United States District Court, Northern District of Illinois
July 29, 2003
SHIRLEY STALLINGS-DANIEL, PLAINTIFF,
THE NORTHERN TRUST COMPANY, DEFENDANT.
The opinion of the court was delivered by: Michael Mason, Magistrate Judge
MEMORANDUM OPINION AND ORDER
Plaintiff, Shirley Stallings-Daniel, has sued her employer, The Northern Trust Company ("TNT") for violations of Title VII of the 1964 Civil Rights Act as amended by the Civil Rights Act of 1991, 42 U.S.C. § 2000e-2 et. seq. ("Title VII") and 42 U.S.C. § 1981, alleging that her employer discriminated against her on the basis of her race by not promoting her as quickly as similarly situated Caucasian employees, and that she was unfairly removed from a management position and otherwise retaliated against because she complained of discrimination. Defendant has moved for summary judgment. For the following reasons, we grant in part and deny in part defendant's motion.
Each party submitted a statement of undisputed material facts, and a response to the other party's facts, as required by Fed.R.Civ.P. 56.1. While both parties' statements and corresponding exhibits are well organized, they also suffer from certain flaws, and defendant has moved to strike both portions of plaintiff's response to defendant's [ Page 2]
statement as well as two affidavits she submitted in support of her statement of facts.*fn1 Before setting forth the facts that are not in dispute, we must address a few of these issues.
Defendant has filed three motions to strike. The first two ask that we strike portions of plaintiff's affidavit and the entire affidavit of her subordinate, Alex Razumovich, which she submitted in support of her opposition to the motion for summary judgment and her Rule 56.1 statements. Defendant argues that the affidavits are deficient because they, 1) contain hearsay statements for which there is no exception; 2) contain statements for which the affiant lacks personal knowledge or a proper factual foundation; and 3) contain statements which are argumentative or legal conclusions. District Courts have the discretion to enforce their local rules (or excuse transgressions), such as those governing the filing of summary judgment motions. See, e.g., Little v. Cox's Supermarkets, 71 F.3d 637, 641 (7th Cir. 1995).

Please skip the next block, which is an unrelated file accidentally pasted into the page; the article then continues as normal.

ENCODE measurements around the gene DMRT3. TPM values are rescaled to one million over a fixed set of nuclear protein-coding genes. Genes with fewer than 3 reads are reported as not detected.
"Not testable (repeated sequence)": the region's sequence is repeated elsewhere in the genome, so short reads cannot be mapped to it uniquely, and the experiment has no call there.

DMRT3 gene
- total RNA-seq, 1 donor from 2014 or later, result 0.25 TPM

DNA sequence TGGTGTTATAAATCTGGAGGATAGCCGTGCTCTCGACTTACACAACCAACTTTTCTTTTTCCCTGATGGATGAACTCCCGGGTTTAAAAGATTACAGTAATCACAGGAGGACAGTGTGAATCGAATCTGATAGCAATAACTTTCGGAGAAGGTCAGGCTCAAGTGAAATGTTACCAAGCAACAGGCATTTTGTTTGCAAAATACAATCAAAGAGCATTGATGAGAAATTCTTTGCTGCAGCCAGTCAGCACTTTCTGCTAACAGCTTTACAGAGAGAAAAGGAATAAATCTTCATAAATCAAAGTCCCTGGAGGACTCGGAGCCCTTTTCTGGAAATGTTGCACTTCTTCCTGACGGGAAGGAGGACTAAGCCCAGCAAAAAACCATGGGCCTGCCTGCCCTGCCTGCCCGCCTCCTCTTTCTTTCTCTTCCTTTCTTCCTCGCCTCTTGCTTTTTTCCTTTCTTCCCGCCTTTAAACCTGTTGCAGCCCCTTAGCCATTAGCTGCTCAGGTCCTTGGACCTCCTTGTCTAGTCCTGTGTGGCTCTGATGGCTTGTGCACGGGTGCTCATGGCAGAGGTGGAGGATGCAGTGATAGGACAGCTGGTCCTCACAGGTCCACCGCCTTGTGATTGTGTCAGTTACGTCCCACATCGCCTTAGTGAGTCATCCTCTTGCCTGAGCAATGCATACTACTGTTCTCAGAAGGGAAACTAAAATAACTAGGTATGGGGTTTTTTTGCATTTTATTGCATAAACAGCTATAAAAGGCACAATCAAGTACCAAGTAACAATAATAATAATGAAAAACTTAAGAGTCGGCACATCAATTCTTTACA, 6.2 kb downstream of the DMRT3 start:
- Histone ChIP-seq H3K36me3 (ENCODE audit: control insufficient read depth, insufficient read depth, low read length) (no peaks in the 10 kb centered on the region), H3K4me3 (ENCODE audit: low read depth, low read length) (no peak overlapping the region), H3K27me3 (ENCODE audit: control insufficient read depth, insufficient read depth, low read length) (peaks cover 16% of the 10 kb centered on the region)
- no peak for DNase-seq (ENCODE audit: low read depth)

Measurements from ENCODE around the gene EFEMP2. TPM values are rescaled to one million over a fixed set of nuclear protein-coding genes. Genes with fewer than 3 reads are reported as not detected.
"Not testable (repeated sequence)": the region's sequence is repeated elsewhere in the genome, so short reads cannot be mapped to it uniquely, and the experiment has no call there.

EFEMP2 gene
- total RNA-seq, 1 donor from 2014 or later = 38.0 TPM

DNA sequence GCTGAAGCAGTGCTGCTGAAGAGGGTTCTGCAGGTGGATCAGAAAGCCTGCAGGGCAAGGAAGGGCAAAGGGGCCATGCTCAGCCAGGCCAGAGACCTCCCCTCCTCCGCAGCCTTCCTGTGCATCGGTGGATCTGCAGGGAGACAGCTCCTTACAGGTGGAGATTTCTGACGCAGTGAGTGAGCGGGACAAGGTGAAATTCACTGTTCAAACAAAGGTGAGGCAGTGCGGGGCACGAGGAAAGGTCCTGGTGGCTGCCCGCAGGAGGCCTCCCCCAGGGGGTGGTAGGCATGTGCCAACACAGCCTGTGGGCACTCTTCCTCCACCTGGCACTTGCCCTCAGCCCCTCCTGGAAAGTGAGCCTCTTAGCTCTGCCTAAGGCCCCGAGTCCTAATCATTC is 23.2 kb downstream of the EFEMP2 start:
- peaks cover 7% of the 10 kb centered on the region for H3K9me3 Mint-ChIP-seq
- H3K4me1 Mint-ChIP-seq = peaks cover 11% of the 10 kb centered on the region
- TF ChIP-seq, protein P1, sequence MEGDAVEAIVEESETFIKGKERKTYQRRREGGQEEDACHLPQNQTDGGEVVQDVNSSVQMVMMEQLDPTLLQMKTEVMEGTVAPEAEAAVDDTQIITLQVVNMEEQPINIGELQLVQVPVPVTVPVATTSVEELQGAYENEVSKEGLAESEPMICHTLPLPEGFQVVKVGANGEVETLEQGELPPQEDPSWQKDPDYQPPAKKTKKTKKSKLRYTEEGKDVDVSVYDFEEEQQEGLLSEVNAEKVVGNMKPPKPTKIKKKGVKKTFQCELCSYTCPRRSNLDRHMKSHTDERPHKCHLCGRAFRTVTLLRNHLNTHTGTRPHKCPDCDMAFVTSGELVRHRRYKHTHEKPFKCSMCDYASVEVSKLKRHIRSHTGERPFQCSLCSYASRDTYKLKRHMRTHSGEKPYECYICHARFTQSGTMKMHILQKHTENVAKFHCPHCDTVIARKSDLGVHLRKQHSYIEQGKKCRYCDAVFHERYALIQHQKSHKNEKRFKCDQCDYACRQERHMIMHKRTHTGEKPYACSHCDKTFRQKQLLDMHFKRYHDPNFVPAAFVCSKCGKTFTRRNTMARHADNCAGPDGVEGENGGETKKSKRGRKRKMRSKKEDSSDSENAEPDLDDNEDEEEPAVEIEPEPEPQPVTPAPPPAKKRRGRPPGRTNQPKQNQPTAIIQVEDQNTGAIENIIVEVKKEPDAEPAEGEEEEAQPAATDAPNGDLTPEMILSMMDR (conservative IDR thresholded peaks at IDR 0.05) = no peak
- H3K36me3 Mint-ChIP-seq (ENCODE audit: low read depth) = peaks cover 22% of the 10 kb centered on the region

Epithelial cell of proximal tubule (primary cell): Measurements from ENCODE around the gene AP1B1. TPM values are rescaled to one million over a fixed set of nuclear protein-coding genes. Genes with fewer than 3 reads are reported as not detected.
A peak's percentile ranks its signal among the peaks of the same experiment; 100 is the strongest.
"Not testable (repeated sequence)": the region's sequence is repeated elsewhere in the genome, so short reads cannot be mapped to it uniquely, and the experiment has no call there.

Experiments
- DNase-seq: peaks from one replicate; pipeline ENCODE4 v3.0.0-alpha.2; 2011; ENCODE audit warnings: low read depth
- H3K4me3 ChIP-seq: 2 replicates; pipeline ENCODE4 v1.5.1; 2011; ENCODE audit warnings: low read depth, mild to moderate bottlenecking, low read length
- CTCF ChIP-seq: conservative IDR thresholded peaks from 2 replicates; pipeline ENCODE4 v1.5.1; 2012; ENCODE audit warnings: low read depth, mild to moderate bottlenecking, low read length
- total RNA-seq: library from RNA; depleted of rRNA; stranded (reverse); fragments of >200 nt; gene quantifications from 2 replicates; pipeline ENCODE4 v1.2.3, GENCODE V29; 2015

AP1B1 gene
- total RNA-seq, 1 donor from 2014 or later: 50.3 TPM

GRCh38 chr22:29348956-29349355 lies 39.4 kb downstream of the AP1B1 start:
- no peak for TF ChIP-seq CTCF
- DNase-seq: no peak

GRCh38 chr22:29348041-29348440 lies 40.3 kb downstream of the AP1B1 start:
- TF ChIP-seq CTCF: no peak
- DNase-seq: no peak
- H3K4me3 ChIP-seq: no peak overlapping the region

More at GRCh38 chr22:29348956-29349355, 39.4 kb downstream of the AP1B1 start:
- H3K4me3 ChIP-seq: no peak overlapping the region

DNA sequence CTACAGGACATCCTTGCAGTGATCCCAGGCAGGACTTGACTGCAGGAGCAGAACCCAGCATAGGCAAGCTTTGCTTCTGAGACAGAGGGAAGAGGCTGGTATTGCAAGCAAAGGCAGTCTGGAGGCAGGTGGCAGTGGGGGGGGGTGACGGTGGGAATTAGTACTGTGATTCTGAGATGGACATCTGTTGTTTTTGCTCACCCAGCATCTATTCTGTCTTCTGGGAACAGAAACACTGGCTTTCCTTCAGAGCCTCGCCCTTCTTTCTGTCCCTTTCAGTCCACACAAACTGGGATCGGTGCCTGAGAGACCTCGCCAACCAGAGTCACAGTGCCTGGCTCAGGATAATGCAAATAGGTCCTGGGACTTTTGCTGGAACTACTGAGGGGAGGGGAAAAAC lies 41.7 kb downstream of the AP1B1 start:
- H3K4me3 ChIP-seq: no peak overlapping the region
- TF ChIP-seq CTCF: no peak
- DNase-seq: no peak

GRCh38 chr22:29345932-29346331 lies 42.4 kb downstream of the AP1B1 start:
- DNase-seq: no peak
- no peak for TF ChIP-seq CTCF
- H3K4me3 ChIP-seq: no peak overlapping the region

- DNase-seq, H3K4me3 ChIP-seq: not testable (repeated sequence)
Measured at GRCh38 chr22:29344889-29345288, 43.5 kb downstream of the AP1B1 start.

In response to the hearsay argument, the plaintiff admits that a few paragraphs of her affidavit should correctly be stricken,*fn2 and contends that others are admissible either because they consist of party admissions (paragraphs 3, 5, and 23 of plaintiff's affidavit), or are not offered for the truth of the matter asserted (paragraphs 61 and 62). As to paragraphs 3, 5, and 23, plaintiff has been unable, even when directly asked, to identify any manager or agent of defendant who made these statements. Thus, they are not [ Page 3]
proper admissions of a party opponent and will be stricken. Fed.R.Ev. 801(d)(2) Paragraphs 61 and 62 relate that plaintiff learned from an unnamed individual that another co-worker allegedly made certain statements about her. This "hearsay inside of hearsay" is offered for the truth of the matter asserted, and thus is stricken. However, to the extent that plaintiff can prove the event through other means, such as an e-mail from the speaker, she is still allowed to do so.
In response to defendant's other arguments, plaintiff argues generally that the Court can easily glean from the statements made and other evidence adduced that plaintiff and her subordinate Razumovich have personal knowledge about the matters to which they aver. Plaintiff also contends that with regard to defendant's "no foundation" argument, defendant's own e-mails and business documents properly substantiate the statements. In support of this contention, plaintiff cross references some of her affidavit statements with evidence provided by defendant.
Defendant's third motion asks that we strike portions of plaintiff's Rule 56.1 response to defendant's Rule 56.1 statement of undisputed facts based on similar alleged deficiencies. Specifically, defendant contends that many of plaintiff's numbered paragraphs contain argument or speculation, fail to identify evidence that provides an adequate basis to deny defendant's statement, or consist of additional facts which properly belong in plaintiff's own 56.1 statement.
We have reviewed all of the parties' 56.1 statements and responses, along with the evidence cited. We agree with the defendant that the affidavit of plaintiff's subordinate should be stricken because it does not contain first-hand knowledge about material facts, and thus is ineffective as proof. Additionally, some parts of plaintiff's own affidavit, as well [ Page 4]